Like father, like daughter
Mimi Gosney never met her father, but she’s keeping his legacy alive in Slovakia
While in Europe, he interviewed Marshall Tito, was the only Allied reporter to reach Bucharest in time to cover the arrival of the Red Army in August, 1944, and held an exclusive interview with King Mihal of Romania. In a New York Times editorial, the interview was described as having “all the elements of glamour, romance, comedy, dramatic suspense and rapid action.”
Yet in gaining acclaim, he lost his life. Joseph Morten was executed January 24, 1945 in the Mauthausen concentration camp after being captured by the Nazis in the mountains of central Slovakia with a group of Slovak partisans. He was the only war correspondent executed by the Germans.
He left behind a wife pregnant with his only child. He never met his daughter, never even learned her name. But 57 years later, Mimi Gosney is making sure that nobody ever forgets the name Joseph Morten.
“I lost my father before I ever met him,” says Gosney. “He died not knowing my name, yet I sense that we share similar interests. He was fascinated with this part of the world and 57 years later I stand where he stood. I can share with my son Joseph this part of his grandfather’s history. I find that quite an honour.”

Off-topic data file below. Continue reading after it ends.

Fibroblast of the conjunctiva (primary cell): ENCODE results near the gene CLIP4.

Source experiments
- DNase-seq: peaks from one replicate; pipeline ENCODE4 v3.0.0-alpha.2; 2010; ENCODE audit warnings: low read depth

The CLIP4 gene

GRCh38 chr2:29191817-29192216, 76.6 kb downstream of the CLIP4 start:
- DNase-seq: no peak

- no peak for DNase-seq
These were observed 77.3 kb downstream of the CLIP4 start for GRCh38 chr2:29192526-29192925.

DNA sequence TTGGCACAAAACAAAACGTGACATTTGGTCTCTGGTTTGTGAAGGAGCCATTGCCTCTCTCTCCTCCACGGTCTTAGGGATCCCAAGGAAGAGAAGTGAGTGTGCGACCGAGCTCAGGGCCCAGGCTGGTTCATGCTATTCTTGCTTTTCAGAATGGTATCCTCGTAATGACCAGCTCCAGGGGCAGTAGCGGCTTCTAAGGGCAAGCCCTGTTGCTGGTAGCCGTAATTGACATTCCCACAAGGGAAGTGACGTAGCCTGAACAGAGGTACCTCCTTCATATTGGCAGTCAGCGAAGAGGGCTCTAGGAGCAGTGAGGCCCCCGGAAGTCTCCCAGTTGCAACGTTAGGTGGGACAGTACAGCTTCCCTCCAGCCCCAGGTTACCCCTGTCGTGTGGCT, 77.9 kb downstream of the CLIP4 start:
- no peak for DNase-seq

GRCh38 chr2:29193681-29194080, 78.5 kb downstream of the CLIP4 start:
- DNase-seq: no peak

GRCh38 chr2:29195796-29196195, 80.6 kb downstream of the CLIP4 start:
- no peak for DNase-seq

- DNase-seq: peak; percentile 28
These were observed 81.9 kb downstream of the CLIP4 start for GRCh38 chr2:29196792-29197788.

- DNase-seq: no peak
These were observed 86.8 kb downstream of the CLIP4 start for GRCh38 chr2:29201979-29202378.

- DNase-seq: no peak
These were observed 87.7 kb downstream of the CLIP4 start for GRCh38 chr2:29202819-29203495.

Mimi Gosney is a volunteer for the US Peace Corps. She works at the Slovak National Uprising (SNP) museum in Banská Bystrica, where her father is featured in an exhibit on US involvement in the SNP.
But one week after he landed, Germans bombers destroyed the airfield. Morten was stuck.
He had accompanied the Office of Strategic Services (OSS, the US body that preceded the CIA) into Slovakia on a mission aimed at lifting Allied pilots who had been shot down out of Slovakia. But when the Germans destroyed their exit, the mission fled to Banská Bystrica, Morten in tow. Advancing Nazi troops then closed in on the city, forcing the group to flee again, this time to the mountain area known as Donovaly, some 25 kilometres to the north.
Morten found company in the forests. “There were partisans there, members of the OSS, Jews hiding in the woods from the Nazis,” says Gosney. “It was a classic war retreat, they were being pushed back.”
After weeks of evasion, Morten’s group found shelter in an abandoned mountain hut above the village Polomka. They were starving and ill-prepared for the approaching winter. Fortunately, sympathetic villagers left food on the outskirts of the village. When a blizzard struck, leaving many in the party with frost-bitten and bleeding feet, one local made them new shoes.